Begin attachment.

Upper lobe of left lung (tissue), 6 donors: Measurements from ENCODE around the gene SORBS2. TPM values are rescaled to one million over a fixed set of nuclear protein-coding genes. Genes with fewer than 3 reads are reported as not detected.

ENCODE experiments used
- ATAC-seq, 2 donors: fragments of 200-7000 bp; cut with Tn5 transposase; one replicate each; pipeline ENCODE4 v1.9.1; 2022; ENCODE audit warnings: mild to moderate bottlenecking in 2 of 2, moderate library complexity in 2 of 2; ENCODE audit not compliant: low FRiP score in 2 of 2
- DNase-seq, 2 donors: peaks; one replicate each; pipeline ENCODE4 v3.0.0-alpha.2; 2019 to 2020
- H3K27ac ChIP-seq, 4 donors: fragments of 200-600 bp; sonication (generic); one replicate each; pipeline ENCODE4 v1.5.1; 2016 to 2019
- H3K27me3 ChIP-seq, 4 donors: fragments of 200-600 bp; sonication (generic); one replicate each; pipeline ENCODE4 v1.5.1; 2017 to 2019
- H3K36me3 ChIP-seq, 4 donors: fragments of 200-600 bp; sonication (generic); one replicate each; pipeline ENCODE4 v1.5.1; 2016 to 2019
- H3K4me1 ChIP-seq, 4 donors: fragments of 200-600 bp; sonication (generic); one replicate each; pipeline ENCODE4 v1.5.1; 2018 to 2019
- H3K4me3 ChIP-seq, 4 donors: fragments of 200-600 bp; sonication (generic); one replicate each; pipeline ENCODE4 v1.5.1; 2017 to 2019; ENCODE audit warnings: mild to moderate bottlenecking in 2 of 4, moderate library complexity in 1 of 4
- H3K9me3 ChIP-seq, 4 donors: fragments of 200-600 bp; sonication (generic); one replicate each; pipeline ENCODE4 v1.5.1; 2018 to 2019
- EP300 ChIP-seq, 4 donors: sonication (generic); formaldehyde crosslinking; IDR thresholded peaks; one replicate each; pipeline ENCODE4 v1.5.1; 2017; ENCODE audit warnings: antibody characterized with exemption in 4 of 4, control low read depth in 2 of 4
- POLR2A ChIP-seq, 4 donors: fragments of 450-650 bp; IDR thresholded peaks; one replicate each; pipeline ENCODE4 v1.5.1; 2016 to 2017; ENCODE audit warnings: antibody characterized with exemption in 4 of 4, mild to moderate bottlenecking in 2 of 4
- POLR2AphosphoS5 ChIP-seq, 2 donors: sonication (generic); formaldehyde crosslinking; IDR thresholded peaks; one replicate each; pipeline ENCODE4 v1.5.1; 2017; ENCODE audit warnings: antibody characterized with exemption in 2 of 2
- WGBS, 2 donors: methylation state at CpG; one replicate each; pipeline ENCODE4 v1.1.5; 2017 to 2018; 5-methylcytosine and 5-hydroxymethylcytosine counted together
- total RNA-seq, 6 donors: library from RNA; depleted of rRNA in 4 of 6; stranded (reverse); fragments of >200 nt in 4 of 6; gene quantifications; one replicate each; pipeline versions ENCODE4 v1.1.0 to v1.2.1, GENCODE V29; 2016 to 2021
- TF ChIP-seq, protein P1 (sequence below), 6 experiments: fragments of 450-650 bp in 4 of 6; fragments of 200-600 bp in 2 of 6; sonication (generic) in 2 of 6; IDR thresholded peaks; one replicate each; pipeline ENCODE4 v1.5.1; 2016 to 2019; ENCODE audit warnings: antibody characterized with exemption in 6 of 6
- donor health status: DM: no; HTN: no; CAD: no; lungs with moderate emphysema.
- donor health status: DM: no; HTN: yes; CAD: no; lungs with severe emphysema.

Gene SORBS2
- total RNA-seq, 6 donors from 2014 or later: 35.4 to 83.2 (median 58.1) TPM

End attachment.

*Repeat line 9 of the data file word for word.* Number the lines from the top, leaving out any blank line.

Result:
- H3K4me3 ChIP-seq, 4 donors: fragments of 200-600 bp; sonication (generic); one replicate each; pipeline ENCODE4 v1.5.1; 2017 to 2019; ENCODE audit warnings: mild to moderate bottlenecking in 2 of 4, moderate library complexity in 1 of 4